Doors slam on North Korean refugees
By Jung Min Noh
Chinese authorities in an area bordering northeastern North Korea have installed miles of barbed-wire fencing along a stretch of river dividing the two countries, sharply reducing the number of people escaping the isolated Stalinist state into China, an RFA source says.
Work on the fences began about two or three years ago and has now blocked access to China along the Tumen River from its western end to the east, Jiro Ishimaru of Japan-based AsiaPress told RFA's Korean Service last week.
"The installation progressed from upstream to downstream, and
by last year we had confirmed that the fences had reached halfway down the Tumen," Ishimaru said, citing information provided by North Korean informants working in the area.
"Now, even the downstream areas are completely closed," he said.
Whether the fencing will now extend to the Yalu River, which forms the western portion of the border of North Korea and China, is not yet clear.
The newly built wire entanglements along the Tumen show that China's government is determined to maintain "order in the border areas," Ishimaru said, pointing to official concerns over drug smuggling, human trafficking, and possible "accidents and incidents" involving North Korean soldiers.
The fences have also strongly discouraged would-be defectors from crossing into China in areas where they were built, Ishimaru said.
"Even though some people want to escape from North Korea, they now feel they have no way to cross," he said.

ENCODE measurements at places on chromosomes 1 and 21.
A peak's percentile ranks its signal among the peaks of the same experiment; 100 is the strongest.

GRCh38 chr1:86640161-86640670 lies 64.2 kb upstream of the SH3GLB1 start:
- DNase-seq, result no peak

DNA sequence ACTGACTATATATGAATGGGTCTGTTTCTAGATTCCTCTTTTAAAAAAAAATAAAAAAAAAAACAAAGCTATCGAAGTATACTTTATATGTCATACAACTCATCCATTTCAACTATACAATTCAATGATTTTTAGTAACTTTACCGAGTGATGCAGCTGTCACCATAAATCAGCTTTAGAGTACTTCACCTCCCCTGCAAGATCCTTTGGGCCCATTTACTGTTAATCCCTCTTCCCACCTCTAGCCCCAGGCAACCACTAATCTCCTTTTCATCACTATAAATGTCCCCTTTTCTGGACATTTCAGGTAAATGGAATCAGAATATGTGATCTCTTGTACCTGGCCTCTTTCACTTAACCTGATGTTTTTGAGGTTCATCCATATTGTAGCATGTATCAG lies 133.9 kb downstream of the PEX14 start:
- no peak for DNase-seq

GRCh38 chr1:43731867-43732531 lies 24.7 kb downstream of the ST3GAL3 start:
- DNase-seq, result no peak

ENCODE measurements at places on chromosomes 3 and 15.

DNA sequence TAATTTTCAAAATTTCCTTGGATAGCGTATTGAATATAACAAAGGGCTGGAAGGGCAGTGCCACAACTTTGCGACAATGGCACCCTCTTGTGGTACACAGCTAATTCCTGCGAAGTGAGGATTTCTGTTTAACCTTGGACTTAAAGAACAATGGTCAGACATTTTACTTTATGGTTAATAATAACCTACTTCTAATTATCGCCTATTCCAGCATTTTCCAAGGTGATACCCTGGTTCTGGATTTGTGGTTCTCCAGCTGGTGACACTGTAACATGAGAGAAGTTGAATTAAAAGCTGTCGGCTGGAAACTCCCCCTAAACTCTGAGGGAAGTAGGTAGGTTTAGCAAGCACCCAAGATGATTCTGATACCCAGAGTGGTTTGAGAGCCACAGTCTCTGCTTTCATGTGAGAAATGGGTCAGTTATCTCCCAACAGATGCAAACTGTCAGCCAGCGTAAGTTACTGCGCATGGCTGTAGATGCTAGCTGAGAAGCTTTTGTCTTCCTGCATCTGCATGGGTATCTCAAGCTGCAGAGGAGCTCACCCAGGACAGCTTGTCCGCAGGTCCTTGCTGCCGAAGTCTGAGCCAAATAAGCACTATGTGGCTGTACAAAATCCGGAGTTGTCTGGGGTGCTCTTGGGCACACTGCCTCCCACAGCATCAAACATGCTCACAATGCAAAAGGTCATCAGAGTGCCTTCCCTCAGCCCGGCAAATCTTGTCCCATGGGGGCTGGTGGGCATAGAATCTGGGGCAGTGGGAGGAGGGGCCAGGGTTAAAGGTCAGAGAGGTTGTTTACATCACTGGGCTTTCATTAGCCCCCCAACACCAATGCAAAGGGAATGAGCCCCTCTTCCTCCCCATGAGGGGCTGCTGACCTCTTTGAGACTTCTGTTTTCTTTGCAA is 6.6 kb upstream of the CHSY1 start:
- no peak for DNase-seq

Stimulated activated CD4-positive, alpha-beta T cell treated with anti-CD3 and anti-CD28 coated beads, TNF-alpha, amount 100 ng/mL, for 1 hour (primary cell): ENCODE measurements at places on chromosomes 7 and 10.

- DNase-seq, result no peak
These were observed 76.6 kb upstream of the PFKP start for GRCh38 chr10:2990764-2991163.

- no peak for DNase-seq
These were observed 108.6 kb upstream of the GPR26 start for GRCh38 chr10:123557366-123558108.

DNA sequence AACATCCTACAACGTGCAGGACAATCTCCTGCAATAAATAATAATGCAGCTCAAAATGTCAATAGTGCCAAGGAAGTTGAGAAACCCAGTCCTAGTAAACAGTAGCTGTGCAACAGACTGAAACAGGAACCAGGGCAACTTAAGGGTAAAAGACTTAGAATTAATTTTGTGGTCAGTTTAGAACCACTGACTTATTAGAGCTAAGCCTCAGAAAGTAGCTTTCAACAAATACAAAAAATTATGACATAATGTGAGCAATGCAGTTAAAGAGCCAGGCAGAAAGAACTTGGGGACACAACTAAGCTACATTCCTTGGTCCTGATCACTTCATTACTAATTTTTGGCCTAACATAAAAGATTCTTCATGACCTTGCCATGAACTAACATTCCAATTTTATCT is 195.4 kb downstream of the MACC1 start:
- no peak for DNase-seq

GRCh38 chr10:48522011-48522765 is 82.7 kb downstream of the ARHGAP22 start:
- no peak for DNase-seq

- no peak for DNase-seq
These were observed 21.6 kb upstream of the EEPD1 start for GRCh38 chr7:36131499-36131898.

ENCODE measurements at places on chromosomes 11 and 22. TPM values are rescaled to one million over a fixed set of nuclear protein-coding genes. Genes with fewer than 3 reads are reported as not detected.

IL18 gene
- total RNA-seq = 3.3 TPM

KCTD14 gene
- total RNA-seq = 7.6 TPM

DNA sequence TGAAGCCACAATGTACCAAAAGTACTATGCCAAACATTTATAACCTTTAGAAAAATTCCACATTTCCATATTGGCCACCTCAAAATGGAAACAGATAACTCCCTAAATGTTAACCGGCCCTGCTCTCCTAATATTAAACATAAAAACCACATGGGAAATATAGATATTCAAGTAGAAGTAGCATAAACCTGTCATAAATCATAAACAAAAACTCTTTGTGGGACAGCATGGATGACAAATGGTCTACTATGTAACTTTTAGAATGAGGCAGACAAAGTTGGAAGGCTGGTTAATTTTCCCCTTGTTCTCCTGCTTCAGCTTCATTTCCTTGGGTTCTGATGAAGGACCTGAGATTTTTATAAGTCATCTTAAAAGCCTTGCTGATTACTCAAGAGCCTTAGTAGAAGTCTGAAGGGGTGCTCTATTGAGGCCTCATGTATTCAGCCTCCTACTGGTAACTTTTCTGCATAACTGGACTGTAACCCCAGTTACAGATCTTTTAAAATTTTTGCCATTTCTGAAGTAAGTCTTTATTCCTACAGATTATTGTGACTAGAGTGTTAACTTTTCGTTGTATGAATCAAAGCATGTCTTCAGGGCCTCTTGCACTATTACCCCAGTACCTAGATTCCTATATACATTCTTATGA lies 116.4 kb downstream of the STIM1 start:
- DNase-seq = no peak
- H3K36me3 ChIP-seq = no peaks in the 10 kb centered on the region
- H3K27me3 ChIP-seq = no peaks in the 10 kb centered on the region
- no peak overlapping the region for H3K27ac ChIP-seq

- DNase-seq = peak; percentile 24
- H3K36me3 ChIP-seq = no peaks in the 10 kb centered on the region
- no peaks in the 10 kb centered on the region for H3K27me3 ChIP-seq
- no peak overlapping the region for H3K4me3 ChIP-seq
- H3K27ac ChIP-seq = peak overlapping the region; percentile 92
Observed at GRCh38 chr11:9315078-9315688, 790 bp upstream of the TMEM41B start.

"The number of people escaping from North Korea has dramatically decreased," Ishimaru said, adding that it is now difficult to find escaped North Koreans living in Yanbian, a Korean autonomous prefecture in China's Jilin province, which borders the river.
Many still in hiding
South Korea's Database Center for North Korean Human Rights in published estimates last year said that as many as 200,000 North Koreans refugees are hiding in China after fleeing persecution and starvation in their homeland, and that many lack legal status and access to basic social services and are susceptible to human trafficking.
"The Chinese government cannot prevent all escapes, but Beijing is trying," Ishimaru said.
And as the fences go up, China has taken other steps to bolster security in areas bordering North Korea, he said.
"China's military often patrols these areas, access by foreigners is strictly controlled, and cars are stopped and searched along the roads, especially those connecting the cities of Yanji and Tumen," he said.
As the obstacles to escape from North Korea continue to increase, people will have to "put extra effort and pay more money" into crossing the river into China, Ishimaru said.
Reported by Jung Min Noh for RFA's Korean Service. Translated by Hyosun Kim. Written in English by Richard Finney.